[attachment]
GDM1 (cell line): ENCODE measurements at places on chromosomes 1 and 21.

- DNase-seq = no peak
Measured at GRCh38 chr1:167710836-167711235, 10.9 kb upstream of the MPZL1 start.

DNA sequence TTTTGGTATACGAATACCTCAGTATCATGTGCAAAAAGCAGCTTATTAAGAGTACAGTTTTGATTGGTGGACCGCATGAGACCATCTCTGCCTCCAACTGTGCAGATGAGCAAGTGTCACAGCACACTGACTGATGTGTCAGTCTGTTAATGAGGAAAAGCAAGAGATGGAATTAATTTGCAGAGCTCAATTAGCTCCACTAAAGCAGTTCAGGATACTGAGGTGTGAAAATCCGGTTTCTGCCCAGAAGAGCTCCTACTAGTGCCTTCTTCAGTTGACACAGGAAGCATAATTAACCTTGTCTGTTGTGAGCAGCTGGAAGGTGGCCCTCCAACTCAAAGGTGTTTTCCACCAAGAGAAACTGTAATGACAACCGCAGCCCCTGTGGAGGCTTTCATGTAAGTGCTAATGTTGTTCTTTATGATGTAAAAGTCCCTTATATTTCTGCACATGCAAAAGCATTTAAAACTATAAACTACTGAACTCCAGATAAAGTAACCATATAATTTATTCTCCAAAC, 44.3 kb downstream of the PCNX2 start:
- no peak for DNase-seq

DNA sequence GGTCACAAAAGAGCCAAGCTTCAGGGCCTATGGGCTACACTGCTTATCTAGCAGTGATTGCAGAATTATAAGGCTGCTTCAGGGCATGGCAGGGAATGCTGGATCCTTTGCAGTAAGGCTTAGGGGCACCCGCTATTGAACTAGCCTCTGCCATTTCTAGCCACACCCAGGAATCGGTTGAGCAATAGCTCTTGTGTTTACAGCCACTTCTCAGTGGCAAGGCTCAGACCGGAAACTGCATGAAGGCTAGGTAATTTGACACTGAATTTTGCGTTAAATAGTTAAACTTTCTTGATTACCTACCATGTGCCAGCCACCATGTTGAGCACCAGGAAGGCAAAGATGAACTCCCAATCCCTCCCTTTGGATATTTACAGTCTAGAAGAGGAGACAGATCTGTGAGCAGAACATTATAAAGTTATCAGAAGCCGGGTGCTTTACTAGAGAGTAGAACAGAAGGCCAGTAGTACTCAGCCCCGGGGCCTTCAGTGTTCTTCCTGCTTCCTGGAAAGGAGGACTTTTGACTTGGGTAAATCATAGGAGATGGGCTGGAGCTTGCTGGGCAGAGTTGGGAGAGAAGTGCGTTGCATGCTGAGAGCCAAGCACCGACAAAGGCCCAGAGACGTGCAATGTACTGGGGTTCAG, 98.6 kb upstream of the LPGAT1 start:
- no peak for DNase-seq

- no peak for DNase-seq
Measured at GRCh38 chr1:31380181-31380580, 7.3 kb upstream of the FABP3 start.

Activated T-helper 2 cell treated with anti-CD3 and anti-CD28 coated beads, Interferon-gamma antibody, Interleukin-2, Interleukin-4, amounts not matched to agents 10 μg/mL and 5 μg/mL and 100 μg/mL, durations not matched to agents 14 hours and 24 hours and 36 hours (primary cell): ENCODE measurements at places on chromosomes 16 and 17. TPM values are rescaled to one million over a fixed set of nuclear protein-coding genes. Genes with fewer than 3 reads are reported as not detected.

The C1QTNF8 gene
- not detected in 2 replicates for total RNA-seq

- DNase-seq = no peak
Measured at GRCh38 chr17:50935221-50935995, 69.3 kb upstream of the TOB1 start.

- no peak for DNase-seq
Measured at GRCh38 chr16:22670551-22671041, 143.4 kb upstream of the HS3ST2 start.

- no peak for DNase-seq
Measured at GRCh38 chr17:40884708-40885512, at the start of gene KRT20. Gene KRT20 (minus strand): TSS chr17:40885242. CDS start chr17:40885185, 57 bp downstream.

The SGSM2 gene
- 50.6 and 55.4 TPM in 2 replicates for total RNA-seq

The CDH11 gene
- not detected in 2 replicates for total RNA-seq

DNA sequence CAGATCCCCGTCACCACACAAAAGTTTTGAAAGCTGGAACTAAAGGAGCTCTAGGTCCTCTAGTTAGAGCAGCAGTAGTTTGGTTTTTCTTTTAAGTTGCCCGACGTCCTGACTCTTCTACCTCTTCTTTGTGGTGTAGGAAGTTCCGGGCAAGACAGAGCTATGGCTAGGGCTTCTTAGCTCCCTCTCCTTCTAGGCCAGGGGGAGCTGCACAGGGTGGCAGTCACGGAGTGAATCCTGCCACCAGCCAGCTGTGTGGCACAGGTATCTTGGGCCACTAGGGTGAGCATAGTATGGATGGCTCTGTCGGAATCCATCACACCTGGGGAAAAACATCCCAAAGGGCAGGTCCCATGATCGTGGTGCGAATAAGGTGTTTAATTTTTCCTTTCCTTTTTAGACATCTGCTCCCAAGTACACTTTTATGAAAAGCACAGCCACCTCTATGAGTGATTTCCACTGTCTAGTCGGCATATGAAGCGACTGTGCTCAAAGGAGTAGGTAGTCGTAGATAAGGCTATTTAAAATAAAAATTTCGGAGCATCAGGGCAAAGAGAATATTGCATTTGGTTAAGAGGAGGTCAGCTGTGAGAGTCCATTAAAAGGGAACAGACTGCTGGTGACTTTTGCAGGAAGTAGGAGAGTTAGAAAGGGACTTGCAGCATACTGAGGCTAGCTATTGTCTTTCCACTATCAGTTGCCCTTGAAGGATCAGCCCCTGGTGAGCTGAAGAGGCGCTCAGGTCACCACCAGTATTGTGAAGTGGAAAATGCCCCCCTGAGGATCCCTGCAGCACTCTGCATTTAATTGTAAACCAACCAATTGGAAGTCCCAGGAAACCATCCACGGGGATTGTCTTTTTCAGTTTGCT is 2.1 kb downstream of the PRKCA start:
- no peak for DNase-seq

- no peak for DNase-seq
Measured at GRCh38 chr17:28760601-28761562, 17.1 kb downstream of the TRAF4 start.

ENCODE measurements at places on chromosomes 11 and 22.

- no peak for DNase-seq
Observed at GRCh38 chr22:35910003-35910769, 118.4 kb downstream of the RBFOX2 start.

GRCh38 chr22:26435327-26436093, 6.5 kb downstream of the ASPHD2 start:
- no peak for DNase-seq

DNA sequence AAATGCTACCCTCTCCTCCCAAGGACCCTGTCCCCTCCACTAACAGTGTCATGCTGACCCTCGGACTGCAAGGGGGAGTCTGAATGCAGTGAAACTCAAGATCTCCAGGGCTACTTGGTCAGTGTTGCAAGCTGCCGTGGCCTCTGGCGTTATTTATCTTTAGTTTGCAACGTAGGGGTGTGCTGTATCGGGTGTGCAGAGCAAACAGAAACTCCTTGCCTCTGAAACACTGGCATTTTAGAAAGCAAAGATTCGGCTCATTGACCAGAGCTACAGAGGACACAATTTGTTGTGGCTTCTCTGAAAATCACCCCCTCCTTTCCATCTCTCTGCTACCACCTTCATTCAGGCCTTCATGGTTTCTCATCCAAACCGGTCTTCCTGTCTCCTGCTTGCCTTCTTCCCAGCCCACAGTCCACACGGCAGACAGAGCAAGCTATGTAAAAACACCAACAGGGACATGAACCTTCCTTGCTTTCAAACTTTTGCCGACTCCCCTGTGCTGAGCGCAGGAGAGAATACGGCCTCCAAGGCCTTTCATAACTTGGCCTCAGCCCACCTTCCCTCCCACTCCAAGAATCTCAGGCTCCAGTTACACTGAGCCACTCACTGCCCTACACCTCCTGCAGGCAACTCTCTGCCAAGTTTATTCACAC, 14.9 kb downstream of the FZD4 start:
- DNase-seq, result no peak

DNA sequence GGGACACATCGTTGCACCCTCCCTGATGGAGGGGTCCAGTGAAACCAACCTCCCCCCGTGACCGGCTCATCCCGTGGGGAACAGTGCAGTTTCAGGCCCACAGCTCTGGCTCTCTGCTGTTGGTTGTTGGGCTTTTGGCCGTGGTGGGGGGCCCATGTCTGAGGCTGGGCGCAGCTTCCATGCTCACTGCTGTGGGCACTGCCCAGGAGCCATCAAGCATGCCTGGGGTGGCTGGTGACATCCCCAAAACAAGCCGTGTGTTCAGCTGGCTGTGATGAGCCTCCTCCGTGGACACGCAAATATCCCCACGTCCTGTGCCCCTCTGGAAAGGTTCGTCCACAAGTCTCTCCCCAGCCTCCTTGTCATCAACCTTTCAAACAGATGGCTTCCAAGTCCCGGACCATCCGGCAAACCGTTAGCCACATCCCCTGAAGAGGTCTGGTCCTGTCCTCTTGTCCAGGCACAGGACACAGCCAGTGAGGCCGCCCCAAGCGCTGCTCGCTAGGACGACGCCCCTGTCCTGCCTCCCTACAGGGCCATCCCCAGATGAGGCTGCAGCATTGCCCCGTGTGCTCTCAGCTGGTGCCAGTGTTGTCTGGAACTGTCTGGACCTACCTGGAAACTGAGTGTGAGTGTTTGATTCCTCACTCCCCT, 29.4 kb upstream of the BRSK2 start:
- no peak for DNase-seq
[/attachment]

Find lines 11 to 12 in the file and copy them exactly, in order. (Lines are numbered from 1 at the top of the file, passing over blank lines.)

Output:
The C1QTNF8 gene
- not detected in 2 replicates for total RNA-seq